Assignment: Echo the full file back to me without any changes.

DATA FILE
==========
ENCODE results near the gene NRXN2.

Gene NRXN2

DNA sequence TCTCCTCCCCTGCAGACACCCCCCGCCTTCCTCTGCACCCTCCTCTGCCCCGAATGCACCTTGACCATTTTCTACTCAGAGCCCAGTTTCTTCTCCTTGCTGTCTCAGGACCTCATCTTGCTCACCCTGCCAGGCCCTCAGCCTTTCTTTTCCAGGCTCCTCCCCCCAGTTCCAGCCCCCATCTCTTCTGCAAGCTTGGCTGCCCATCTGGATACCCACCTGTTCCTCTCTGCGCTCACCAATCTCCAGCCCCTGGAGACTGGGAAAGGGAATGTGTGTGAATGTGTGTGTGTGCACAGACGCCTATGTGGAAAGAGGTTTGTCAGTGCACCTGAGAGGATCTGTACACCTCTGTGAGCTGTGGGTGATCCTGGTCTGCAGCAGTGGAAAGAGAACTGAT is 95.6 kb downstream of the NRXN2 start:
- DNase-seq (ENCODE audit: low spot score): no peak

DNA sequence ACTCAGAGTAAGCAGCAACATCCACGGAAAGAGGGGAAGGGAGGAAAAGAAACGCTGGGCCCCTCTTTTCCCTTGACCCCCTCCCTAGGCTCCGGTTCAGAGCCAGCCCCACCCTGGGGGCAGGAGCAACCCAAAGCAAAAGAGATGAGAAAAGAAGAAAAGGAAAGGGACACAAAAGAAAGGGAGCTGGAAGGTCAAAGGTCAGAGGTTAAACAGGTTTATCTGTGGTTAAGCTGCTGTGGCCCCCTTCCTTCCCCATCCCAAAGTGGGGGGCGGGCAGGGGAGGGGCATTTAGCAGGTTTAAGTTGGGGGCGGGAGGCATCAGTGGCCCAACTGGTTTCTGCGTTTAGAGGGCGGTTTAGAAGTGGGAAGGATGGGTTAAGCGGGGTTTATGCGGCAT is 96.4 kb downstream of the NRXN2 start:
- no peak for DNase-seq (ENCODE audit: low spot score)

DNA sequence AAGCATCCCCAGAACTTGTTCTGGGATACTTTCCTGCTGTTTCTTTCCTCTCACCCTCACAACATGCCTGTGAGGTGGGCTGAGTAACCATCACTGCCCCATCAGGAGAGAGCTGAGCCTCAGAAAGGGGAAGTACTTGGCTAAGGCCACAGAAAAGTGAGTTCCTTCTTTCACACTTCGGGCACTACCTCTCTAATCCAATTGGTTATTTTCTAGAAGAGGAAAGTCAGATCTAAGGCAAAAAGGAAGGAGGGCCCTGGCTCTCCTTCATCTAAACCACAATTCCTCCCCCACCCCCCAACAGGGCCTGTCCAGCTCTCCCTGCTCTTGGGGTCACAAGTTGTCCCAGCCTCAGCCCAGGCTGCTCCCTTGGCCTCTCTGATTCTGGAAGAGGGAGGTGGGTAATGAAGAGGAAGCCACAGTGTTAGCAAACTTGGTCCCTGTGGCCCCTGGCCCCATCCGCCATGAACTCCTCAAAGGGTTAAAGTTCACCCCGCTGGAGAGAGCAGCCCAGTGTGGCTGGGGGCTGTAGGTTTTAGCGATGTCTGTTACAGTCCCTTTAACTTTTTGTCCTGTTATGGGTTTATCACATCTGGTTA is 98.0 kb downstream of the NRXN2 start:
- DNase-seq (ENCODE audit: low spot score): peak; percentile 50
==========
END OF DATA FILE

ENCODE results near the gene NRXN2.

Gene NRXN2

DNA sequence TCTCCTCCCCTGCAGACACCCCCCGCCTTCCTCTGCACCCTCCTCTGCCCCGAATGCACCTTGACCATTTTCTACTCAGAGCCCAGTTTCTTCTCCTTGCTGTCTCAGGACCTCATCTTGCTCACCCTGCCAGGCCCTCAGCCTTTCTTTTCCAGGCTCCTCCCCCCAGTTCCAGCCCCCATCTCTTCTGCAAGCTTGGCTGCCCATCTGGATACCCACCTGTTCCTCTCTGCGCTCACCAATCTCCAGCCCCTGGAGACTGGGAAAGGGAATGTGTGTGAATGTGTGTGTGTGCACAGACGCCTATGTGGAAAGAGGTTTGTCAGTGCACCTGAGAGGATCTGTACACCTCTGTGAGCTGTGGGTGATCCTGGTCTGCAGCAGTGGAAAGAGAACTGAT is 95.6 kb downstream of the NRXN2 start:
- DNase-seq (ENCODE audit: low spot score): no peak

DNA sequence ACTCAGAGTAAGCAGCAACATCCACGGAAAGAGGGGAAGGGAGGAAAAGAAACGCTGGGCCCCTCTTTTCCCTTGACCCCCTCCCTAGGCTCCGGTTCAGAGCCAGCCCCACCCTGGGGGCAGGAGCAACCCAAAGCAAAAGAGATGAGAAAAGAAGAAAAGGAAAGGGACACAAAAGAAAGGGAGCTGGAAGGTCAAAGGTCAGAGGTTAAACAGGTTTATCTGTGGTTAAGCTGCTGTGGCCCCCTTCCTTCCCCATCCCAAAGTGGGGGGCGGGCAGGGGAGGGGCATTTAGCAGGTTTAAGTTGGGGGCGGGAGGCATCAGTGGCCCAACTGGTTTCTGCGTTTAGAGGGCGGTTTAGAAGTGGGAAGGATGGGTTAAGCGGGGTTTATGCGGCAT is 96.4 kb downstream of the NRXN2 start:
- no peak for DNase-seq (ENCODE audit: low spot score)

DNA sequence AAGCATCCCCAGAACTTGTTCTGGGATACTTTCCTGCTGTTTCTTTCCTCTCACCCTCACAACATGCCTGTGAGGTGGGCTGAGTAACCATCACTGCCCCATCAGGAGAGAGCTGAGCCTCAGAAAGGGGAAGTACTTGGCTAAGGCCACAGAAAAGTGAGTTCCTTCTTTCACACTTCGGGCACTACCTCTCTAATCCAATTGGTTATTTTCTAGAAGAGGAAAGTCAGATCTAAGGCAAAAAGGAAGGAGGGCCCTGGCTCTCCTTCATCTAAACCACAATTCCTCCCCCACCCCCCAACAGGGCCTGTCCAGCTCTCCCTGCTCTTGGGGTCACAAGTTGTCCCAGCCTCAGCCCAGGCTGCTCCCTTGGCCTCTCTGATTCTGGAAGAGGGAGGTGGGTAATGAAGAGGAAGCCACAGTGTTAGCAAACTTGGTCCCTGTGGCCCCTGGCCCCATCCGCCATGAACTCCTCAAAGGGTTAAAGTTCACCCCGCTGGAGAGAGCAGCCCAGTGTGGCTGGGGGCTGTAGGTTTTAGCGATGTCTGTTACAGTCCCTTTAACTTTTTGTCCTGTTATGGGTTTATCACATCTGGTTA is 98.0 kb downstream of the NRXN2 start:
- DNase-seq (ENCODE audit: low spot score): peak; percentile 50